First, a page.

On Thursday, June 25th, Disney announced plans to re-theme its Splash Mountain Ride with a whole new design focused on the movie, The Princess and the Frog. The ride features songs from the movie but takes place after Tiana and Naveen have their happily ever after. Instead, it introduces a whole new storyline with Tiana and her alligator pal, Louis, as they prepare for “their first-ever Mardi Gras performance.”
What will the ride look like?
Design work for the ride is already underway, with only one piece of concept art released by Disney Imagineers. Based on Disney’s track record with other rides, there are a few things we can speculate about the Splash Mountain ride itself.
1. The track will likely remain the same, with the big drop and the flume ride still being a huge staple in the ride.
Disney did a similar overhaul with the Maelstrom ride in EPCOT’s Norway pavilion. Catering to the success of Disney’s Frozen, the decision was made to transform the ride and make it more relevant to current generations. For those who have ridden both attractions, you may have noticed the track stayed relatively the same with very minimal adjustments made. The same is to be anticipated for the beloved flume ride, which returns only with a fresh update on the outdated theme’s interior.
2. The storyline will probably be a blend of the old and new.
Disney loves recreating its classic stories, appealing to the nostalgia audiences feel when reliving their favorite childhood movies. But it also loves giving us a whole new way to see the characters we love beyond their happily-ever-after endings. We already know the storyline is brand new but showcases some of our favorite songs from the movies. As a result, the ride will probably start a year in the future and lead to the duo reminiscing on how their friendship came to be in the first place, similar to Scuttle telling Ariel’s story in The Little Mermaid ride.
3. Some parts of the interior will stay the same.
Many Disney fanatics are familiar with how often Disney reuses old animatronics and features in their rides. Some get recycled into other attractions, while others stay within the same ride. One particular aspect we’re speculating about is the river boat at the end of the Splash Mountain ride. When Tiana first made her debut in the parks, she was a part of huge Mardi Gras celebration on the Liberty Belle in Magic Kingdom parks. Considering the theming, storyline, and placement of the riverboat on the ride track, this will likely be mirrored in the finished product, as well.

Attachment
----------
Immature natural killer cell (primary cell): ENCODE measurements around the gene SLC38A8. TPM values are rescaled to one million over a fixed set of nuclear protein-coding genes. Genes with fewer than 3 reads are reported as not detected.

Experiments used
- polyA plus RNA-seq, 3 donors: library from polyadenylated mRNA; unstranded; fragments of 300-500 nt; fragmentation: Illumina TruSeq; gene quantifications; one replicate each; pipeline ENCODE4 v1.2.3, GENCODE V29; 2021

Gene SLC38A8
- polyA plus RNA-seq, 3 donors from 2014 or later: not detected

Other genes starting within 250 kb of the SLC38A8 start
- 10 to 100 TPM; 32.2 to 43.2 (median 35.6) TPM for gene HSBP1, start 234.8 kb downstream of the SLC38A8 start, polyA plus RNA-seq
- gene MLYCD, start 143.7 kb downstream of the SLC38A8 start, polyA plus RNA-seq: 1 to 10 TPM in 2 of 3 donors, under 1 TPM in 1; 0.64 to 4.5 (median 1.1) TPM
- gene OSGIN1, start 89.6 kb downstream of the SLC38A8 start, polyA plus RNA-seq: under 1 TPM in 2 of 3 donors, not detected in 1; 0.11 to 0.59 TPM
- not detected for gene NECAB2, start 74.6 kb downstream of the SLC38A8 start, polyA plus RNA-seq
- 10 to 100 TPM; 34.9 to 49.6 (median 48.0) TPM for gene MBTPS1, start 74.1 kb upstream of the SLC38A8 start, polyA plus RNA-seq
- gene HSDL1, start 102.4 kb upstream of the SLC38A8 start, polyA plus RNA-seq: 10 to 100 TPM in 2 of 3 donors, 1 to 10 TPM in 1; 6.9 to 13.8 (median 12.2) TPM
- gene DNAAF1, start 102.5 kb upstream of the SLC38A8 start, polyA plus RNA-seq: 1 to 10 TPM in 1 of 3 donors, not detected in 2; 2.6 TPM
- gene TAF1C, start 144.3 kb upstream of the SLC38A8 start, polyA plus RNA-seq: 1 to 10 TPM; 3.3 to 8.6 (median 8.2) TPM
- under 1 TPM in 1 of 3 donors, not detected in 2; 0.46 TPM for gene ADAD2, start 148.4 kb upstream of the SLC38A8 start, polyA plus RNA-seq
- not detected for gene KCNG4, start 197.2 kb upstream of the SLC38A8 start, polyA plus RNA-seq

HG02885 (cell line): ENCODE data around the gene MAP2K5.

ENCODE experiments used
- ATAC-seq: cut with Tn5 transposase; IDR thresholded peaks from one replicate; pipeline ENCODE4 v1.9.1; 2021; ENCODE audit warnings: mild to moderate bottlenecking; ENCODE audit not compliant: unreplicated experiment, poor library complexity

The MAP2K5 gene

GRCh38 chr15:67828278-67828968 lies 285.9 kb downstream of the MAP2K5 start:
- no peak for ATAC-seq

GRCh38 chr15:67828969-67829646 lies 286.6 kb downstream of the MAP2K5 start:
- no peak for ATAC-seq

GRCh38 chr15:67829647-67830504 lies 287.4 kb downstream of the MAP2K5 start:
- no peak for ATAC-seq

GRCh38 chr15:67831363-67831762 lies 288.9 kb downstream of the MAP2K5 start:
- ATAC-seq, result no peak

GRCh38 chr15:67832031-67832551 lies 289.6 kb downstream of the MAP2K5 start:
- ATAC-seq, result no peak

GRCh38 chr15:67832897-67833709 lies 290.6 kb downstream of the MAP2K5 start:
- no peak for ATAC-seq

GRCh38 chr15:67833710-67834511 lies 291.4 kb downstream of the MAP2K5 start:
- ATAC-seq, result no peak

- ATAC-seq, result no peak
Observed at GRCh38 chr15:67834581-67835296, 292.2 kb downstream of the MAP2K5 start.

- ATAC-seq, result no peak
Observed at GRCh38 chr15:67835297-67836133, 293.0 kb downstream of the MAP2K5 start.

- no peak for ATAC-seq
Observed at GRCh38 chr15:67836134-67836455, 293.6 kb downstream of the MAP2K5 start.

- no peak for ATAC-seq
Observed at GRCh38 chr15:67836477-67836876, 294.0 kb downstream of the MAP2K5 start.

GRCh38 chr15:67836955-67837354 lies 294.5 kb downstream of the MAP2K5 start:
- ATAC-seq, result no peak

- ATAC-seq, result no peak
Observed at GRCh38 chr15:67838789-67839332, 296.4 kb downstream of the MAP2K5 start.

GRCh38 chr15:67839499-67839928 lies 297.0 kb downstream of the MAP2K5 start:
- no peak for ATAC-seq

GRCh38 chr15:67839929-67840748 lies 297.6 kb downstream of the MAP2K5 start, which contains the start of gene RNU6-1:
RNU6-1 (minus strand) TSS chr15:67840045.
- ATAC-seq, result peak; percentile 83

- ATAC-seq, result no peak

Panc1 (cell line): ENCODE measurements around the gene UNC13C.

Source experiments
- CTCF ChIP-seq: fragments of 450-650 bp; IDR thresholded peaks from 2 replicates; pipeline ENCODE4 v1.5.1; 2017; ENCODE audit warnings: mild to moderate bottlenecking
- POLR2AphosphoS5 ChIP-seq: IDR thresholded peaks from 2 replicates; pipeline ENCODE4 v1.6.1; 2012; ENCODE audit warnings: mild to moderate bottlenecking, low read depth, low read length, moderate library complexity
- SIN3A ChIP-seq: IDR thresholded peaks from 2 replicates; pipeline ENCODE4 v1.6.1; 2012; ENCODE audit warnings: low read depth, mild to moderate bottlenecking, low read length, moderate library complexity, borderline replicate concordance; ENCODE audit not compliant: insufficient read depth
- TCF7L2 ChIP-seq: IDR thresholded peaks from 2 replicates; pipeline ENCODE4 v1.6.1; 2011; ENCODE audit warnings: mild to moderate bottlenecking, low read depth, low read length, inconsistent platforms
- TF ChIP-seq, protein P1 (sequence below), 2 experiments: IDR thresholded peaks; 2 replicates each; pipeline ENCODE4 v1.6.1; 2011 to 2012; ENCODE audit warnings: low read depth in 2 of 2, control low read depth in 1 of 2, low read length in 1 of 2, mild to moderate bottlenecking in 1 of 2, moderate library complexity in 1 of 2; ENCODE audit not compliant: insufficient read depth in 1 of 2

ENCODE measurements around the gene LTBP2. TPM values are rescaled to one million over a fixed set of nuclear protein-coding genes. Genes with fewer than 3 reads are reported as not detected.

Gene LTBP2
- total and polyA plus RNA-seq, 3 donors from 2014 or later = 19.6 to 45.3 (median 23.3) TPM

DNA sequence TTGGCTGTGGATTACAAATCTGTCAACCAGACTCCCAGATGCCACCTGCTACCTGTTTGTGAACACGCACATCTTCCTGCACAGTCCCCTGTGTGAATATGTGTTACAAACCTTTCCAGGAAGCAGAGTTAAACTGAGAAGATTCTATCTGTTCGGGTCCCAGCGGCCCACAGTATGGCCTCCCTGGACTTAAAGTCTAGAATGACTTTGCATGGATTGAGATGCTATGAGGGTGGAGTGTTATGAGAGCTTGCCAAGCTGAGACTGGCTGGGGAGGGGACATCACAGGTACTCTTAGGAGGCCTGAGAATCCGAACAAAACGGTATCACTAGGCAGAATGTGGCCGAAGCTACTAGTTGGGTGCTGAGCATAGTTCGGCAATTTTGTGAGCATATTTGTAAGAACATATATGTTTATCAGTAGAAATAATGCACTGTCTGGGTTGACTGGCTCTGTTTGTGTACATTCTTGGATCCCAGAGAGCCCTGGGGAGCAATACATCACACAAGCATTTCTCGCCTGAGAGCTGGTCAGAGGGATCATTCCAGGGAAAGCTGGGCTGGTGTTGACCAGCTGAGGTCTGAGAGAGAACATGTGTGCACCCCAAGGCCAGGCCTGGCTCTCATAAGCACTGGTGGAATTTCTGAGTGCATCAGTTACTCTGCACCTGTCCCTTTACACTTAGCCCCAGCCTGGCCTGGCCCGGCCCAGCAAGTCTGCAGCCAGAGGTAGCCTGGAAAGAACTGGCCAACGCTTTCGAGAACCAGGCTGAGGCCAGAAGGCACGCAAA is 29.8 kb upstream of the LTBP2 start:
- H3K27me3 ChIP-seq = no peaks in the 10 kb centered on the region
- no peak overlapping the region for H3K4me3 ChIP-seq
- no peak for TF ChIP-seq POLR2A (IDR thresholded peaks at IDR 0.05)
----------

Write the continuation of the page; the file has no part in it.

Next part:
When will production for the new ride begin?
If you’re worried about missing out on that last ride on your favorite attraction, don’t worry. The ride will reopen on both coasts once the phased reopening begins. No date has been set for the re-imagining yet, though both Disneyland in California and Magic Kingdom in Florida will receive the updates whenever ready. Tony Baxter, who was the imagineer in charge of the original ride’s design in 1989, will also consult on the new attractions development.
Why change Splash Mountain at all?
Disney explained that this decision comes from almost a year’s worth of interest in updating the ride but found it necessary to announce changes earlier due to a petition started on Change.org. The current theme of the ride features the movie Song of the South, which has been locked away by Disney since the late 1980’s. The movie has been criticized for years for perpetuating racial stereotypes and glorifying the antebellum South.
While many argue the controversy surrounding the ride is driven primarily by the recent advances in the Black Lives Movement, the controversy of the film dates back to even before it hit theaters in 1946. The first and only screenplay created by Southern writer Dalton Reymond, the original work was met with resistance from multiple parties, including the NAACP and the American Council on Race Relations, all to no avail.
Originally, African-American actor and writer Clarence Muse was brought in to consult on the script. He pushed for a dignified representation of the African-American characters but was swiftly shut down and later removed from the project. Writer Maurice Rapf was the next to advise on the script. He, too, worried the film portrayed African-Americans as submissive and catered to stereotypical views of the time. Like Muse, he left due to disagreements with Reymond.
Though most who ride Splash Mountain today have never seen the movie behind the ride’s origin, the film’s past is enough to generate appeal in recreating it. Other rides in recent years have made changes to characters and sequences in a push toward more sensitive content. This includes the Pirates of the Caribbean “Auction Scene” being transformed, with the redheaded woman in the spotlight, Redd, taking on her new persona as a pirate. The new design of Splash Mountain removes the last remnants of an 80-year-old argument while also providing more relevant content for younger audiences.